Hey, want to hear me read this aloud to you? Press play (and turn the volume up).
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I have become so good at making myself small, of keeping a low, cramped profile so as to not draw attention to myself. It is second nature now for me to stand, speak, and be in ways that keep me from taking up space.
It first started as innocent shyness, keeping myself small—a subtle kind of humbleness; a holy, noble martyrdom. Then, it began to mutate into something more dangerous: meekness, insecurity, shame.
No one thought to pull me out of that dark, stuffy pit designated for me—no one truly wanted to. A nice girl is meek, they resounded. A pure girl gives up her space, they reinforced. Sacrifice. Back-step. Apologize.
And so I learned. I learned how to not be the one who takes up space, for she—the space-taker—is a steamroller, "a moving mountain," an ancient tree whose roots damage cemented foundations.
Her energy is bigness, raucous, unapologetic. She is loud and demanding. She makes others uncomfortable because her truth is often stiff and challenging. And she is capable of exposing the truth in you, upturning rugs that cover dirt and dust and bones from your past.
She doesn't want to be good, doesn't want to please or sit still. She only wants to blossom, to grow her lengthy stems up and up, thriving in light, becoming and transforming wherever she occupies.
This is why she's so dangerous.
No wonder I was taught against her. No wonder her presence is abhorred. Why would anyone want to be that woman? Who would willfully choose to spur or embody her colossal, unwavering spirit? Certainly not me.
And then I read it somewhere, this short and sweet sentence that emboldened me to think about taking up space (or, essentially, to examine how little space I was taking); I can't remember where I found it. It was just six words, seven easy syllables; simple and to the perfect point. . .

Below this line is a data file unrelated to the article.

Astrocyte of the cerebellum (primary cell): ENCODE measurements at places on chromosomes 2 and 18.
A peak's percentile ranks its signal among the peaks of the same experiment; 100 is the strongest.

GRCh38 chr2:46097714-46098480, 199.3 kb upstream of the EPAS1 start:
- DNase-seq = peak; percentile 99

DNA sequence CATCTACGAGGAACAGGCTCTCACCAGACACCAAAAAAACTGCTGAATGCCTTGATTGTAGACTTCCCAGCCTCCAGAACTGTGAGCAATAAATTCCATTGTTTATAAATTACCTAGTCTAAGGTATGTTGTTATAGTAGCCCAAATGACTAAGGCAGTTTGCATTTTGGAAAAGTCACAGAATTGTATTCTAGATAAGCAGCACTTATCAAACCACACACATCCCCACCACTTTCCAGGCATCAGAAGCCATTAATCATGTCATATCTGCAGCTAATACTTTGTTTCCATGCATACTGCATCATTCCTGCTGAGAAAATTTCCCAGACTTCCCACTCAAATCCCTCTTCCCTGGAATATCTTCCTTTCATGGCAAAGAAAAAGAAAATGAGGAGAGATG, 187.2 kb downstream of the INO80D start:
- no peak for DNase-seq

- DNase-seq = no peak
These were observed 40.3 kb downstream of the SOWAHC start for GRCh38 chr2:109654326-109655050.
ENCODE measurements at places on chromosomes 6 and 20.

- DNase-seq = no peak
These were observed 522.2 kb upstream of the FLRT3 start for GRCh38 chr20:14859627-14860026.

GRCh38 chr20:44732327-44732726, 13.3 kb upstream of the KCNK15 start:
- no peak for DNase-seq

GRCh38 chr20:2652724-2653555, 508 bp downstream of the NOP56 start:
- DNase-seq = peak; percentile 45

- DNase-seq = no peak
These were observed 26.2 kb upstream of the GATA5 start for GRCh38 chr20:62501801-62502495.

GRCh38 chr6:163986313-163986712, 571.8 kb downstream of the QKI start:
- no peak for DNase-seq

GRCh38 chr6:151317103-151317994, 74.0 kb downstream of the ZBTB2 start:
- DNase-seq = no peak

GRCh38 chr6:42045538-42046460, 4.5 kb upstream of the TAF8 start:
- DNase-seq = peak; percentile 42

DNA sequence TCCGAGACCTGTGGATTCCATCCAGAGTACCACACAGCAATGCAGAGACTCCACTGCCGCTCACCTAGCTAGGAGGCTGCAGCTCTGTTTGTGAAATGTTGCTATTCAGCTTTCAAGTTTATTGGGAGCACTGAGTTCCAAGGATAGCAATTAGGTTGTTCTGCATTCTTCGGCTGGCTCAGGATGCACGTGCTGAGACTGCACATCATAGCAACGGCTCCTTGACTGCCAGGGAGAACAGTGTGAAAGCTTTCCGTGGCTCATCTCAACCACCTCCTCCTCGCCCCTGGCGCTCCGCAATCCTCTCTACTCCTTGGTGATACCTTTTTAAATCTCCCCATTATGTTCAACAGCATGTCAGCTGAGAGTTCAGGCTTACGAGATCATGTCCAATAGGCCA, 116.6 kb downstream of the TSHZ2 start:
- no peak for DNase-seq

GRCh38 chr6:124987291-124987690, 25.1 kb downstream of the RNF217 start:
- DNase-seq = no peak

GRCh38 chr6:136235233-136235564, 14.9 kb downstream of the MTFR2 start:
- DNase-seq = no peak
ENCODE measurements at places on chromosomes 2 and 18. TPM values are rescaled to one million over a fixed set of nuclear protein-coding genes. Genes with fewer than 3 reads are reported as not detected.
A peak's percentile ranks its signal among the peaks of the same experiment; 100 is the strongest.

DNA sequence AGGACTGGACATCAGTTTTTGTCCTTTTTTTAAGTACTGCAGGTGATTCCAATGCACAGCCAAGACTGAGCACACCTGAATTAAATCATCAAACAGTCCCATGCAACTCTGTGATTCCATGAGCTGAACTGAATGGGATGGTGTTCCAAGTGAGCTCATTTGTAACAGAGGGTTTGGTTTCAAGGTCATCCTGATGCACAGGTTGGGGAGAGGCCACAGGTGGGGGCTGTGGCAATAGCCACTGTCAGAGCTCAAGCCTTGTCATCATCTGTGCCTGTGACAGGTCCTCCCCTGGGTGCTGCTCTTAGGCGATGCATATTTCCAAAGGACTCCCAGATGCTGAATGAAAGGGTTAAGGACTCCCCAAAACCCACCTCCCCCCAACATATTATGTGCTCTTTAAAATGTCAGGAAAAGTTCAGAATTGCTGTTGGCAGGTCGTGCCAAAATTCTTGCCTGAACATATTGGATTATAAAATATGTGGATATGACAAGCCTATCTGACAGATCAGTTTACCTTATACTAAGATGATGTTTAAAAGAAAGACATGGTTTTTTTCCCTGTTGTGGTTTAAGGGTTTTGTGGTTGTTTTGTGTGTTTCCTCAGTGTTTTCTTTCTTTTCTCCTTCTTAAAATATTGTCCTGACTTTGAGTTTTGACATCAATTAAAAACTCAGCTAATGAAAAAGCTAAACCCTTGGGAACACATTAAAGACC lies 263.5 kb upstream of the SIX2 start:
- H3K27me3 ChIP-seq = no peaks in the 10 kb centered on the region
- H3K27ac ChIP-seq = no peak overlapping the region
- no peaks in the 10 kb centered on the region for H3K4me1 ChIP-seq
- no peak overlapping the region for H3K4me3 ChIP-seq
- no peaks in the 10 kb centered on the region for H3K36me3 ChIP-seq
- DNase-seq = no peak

You deserve to take up space.
It was then the proverbial record scratched and I could hear this small, muffled voice inside of me simultaneously go, "Who, me?" and then rejoice, "Oh, yes. This. Finally!"
I read it again. And again. And again once more, each time feeling like that tiny little voice was being resuscitated, as if the words were waking up parts of me that I didn't know ever existed—the sleeping giant, the moving mountain.
And then I realized that this—this dangerous truth, this powerful wisdom—was what I'd been seeking my whole life; this was the truth that could finally (finally!) take me home to myself.
But before that ecstatic voyage, an interruption of disparaging thoughts courtesy of my Critical Voice:
How could you possibly take up space? You're not a space-taker, you are a wallflower. You've existed so long crammed against these walls, you have no idea of what it means to be big. And anyway, if you take up space, you'll leave nothing else for the rest of them.
I could feel myself shrinking back into that cramped space, that too-small fishbowl. And as my Critical Voice continued to prattle on and on about all the ways in which it was impossible, irresponsible, reprehensible for little ol' me to take up space, that tiny small voice—the one that, in the beginning, rejoiced so happily, Oh, yes, finally!—it seemed to burst up and out.
No, it boomed.
You are wrong, it defied.
I belong here.
And so it has been.
I've been sitting with this voice and this notion of taking up space for months now, unsure of how to actualize it into reality. I mean, how does one claim space? Is it a psychic expression, an energetic shift of perception, or must I literally go around town saying aloud (or to myself) "Mine! Mine! Mine!"?
But the biggest question that continues to come up for me is: Who am I as a space-taker? What forms does she take within and without me? What truth does she have to speak?
I began to write it out here, and this is what came through unfiltered:
I am a moving mountain. I am expansive energy.
I have thunder in my voice and fire on my breath.
My laugh is lightening. My eyes are laser beams.
My hair is a lion's mane. My wisdom is crashing, salty waves.
I am large, bigness; I contain multitudes.
I am unafraid of invoking reactions, truth, emotions in others.
I am unafraid of my power to shift the energy of a room.
And no longer will I martyr myself.
No longer will I apologize for occupying space that is rightfully mine.
I will not shrink.
I will stand tall and big and wide. I will rejoice in my capacity.
I belong here.
And you. You do, as well.
© 2020 Ev'Yan Whitney / All rights reserved.